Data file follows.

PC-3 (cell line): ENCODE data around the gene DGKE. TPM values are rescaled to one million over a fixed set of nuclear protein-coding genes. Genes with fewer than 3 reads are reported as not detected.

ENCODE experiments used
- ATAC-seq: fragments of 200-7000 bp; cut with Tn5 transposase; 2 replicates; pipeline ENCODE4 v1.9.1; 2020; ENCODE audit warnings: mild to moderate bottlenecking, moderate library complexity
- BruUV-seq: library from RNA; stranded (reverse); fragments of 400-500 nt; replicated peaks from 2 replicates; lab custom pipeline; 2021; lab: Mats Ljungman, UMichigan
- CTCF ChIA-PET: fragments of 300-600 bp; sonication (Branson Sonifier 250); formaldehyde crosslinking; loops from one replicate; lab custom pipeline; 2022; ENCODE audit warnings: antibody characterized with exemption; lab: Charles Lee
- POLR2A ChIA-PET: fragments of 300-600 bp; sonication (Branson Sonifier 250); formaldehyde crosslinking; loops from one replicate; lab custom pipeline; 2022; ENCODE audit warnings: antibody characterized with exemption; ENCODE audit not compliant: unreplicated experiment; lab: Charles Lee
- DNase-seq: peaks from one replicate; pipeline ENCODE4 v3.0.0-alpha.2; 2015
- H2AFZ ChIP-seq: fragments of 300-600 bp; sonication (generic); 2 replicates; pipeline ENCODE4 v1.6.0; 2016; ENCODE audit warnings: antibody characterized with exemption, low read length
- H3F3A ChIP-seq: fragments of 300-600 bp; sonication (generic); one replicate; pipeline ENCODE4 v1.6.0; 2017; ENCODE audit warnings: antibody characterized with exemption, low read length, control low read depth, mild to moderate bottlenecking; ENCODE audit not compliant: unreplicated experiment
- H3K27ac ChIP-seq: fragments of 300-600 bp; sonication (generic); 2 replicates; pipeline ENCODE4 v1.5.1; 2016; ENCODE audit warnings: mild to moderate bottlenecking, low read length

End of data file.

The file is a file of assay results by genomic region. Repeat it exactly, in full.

PC-3 (cell line): ENCODE data around the gene DGKE. TPM values are rescaled to one million over a fixed set of nuclear protein-coding genes. Genes with fewer than 3 reads are reported as not detected.

ENCODE experiments used
- ATAC-seq: fragments of 200-7000 bp; cut with Tn5 transposase; 2 replicates; pipeline ENCODE4 v1.9.1; 2020; ENCODE audit warnings: mild to moderate bottlenecking, moderate library complexity
- BruUV-seq: library from RNA; stranded (reverse); fragments of 400-500 nt; replicated peaks from 2 replicates; lab custom pipeline; 2021; lab: Mats Ljungman, UMichigan
- CTCF ChIA-PET: fragments of 300-600 bp; sonication (Branson Sonifier 250); formaldehyde crosslinking; loops from one replicate; lab custom pipeline; 2022; ENCODE audit warnings: antibody characterized with exemption; lab: Charles Lee
- POLR2A ChIA-PET: fragments of 300-600 bp; sonication (Branson Sonifier 250); formaldehyde crosslinking; loops from one replicate; lab custom pipeline; 2022; ENCODE audit warnings: antibody characterized with exemption; ENCODE audit not compliant: unreplicated experiment; lab: Charles Lee
- DNase-seq: peaks from one replicate; pipeline ENCODE4 v3.0.0-alpha.2; 2015
- H2AFZ ChIP-seq: fragments of 300-600 bp; sonication (generic); 2 replicates; pipeline ENCODE4 v1.6.0; 2016; ENCODE audit warnings: antibody characterized with exemption, low read length
- H3F3A ChIP-seq: fragments of 300-600 bp; sonication (generic); one replicate; pipeline ENCODE4 v1.6.0; 2017; ENCODE audit warnings: antibody characterized with exemption, low read length, control low read depth, mild to moderate bottlenecking; ENCODE audit not compliant: unreplicated experiment
- H3K27ac ChIP-seq: fragments of 300-600 bp; sonication (generic); 2 replicates; pipeline ENCODE4 v1.5.1; 2016; ENCODE audit warnings: mild to moderate bottlenecking, low read length